Providing timely access to affordable, safe and effective products should be the central purpose of U.S. legislation that introduces a regulatory pathway for the approval of generic substitutes for biologic pharmaceuticals (also known as “biotech drugs”). Provisions that extend the monopoly protection period of brand-name companies, making it unreasonably difficult to sell affordable biogenerics to patients as soon as possible after patent expiration, would defeat the purpose of the new rules.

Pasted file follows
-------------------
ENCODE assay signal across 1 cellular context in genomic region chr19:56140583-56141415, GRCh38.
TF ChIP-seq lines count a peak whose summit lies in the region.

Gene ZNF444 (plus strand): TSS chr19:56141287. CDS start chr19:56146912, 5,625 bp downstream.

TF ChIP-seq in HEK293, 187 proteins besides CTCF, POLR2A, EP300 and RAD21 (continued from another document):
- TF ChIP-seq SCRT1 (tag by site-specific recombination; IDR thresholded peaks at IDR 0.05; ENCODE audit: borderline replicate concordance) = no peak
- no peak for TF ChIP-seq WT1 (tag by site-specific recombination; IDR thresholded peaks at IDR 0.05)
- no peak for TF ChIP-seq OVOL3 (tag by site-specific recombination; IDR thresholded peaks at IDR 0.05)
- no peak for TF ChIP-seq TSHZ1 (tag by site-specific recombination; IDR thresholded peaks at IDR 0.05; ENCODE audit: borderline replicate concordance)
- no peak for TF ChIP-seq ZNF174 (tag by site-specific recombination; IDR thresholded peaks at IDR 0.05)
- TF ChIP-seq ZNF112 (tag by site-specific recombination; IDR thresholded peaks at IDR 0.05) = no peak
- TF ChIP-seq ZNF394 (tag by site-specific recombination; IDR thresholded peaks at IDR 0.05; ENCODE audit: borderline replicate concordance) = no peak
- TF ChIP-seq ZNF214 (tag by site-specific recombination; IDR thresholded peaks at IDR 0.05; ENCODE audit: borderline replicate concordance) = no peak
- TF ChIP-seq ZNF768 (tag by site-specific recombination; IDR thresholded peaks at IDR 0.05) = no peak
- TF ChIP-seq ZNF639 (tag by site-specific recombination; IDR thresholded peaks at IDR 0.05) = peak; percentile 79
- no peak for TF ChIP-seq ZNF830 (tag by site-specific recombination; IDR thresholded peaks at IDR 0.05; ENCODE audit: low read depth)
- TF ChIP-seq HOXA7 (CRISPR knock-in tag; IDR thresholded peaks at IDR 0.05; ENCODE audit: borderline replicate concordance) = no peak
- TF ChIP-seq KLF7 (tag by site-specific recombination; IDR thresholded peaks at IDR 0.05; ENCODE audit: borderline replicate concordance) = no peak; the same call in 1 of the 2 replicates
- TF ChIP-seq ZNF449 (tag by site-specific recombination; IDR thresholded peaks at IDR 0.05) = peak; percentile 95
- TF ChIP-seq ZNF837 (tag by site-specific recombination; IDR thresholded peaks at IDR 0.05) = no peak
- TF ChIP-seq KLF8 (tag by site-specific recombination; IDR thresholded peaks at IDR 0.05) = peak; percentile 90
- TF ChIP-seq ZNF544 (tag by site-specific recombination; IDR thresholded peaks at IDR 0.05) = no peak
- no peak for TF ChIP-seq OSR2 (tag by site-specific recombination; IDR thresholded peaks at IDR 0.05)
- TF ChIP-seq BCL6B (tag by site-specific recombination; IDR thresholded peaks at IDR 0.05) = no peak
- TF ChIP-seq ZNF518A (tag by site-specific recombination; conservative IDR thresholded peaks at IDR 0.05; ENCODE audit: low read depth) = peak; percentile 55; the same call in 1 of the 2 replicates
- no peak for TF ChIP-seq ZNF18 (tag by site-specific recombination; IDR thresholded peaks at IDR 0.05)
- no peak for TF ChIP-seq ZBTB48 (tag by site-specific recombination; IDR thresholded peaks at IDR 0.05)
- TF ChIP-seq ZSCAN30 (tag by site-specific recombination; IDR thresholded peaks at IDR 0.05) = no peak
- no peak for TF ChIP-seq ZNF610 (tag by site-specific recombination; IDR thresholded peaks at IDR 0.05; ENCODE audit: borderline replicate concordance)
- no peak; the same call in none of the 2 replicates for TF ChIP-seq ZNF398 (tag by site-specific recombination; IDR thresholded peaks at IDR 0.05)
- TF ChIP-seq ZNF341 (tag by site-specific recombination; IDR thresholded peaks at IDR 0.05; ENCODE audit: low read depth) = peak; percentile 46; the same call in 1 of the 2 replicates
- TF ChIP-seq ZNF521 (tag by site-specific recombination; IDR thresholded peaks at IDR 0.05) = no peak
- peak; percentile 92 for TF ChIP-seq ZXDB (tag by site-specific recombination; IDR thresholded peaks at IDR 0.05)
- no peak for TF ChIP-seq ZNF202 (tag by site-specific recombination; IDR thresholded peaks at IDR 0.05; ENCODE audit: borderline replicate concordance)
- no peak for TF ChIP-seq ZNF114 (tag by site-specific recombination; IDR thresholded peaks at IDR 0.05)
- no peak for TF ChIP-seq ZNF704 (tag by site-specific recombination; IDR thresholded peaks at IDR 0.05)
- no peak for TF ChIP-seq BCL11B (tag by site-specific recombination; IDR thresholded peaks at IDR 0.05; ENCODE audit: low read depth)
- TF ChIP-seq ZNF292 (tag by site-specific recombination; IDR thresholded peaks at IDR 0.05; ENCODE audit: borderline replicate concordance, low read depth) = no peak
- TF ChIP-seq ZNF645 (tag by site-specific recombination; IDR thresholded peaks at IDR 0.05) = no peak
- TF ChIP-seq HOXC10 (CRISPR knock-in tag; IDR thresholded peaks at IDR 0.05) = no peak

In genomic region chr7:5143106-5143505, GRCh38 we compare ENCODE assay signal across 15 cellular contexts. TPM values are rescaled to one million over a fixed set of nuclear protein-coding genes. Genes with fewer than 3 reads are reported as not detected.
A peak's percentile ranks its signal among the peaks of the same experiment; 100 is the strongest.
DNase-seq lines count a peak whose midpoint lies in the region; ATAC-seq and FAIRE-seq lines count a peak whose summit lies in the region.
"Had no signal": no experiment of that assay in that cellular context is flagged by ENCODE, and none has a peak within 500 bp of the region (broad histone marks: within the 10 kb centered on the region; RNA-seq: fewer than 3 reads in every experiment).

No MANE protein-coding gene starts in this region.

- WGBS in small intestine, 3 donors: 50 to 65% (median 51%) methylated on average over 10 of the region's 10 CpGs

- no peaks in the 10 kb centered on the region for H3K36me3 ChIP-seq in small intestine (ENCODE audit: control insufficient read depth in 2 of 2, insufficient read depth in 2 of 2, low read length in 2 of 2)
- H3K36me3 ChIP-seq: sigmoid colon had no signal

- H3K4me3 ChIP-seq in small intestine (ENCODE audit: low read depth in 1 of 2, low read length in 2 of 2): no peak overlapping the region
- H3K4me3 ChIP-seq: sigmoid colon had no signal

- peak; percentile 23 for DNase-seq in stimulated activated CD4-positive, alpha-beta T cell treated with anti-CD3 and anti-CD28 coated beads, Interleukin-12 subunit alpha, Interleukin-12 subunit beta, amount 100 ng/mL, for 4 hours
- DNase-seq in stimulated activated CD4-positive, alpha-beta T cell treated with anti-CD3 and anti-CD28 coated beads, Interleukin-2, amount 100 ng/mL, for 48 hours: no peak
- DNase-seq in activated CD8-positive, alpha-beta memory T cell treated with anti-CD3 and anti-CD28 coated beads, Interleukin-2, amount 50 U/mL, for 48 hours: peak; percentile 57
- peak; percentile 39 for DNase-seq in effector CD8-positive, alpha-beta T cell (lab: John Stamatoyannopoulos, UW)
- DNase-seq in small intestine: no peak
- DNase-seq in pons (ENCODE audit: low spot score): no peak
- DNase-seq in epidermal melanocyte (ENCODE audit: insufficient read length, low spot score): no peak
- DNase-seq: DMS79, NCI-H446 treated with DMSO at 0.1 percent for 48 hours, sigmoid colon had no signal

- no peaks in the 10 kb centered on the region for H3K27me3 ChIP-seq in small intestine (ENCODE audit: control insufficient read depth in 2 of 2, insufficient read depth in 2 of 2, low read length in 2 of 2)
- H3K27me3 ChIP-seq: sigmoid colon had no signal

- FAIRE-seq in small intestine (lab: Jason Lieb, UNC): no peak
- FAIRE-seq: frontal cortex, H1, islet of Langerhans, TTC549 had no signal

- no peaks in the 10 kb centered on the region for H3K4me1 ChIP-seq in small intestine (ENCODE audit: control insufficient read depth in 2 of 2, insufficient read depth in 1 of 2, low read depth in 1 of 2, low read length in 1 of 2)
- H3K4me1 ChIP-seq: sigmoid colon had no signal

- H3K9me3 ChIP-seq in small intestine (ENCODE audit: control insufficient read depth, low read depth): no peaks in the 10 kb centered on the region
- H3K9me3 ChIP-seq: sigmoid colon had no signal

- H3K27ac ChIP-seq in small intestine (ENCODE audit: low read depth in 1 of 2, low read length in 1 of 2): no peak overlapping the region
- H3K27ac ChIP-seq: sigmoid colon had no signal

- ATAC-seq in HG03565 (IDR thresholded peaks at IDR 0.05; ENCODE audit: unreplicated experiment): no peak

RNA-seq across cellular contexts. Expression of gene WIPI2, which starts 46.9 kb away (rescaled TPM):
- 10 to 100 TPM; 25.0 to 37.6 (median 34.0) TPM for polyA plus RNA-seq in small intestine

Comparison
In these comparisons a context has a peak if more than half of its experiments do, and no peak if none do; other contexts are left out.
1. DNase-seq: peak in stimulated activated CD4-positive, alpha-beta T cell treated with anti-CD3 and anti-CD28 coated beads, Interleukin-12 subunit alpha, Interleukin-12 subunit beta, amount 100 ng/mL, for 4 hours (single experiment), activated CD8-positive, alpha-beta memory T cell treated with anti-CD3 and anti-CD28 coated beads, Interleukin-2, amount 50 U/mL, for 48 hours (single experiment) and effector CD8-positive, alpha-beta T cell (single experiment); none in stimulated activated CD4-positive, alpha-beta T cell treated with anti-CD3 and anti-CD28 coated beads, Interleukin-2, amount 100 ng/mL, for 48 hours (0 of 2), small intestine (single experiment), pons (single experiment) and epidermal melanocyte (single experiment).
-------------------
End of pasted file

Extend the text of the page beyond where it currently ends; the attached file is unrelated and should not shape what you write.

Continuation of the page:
To meet these objectives, U.S. biogenerics legislation should include provisions that encourage rapid resolution of patent disputes. Requiring brand-name companies to disclose all relevant patents is one key element to ensure potential generic competitors have sufficient information to make an informed assessment of the potential barriers to competition. Several of the biogenerics proposals under consideration by Congress do not require such disclosure as part of the proposed patent dispute resolution system, or do not contain any provisions governing patent dispute resolution related to biogenerics. Essential Action recommends that biogenerics legislation should incorporate the four principles outlined below.
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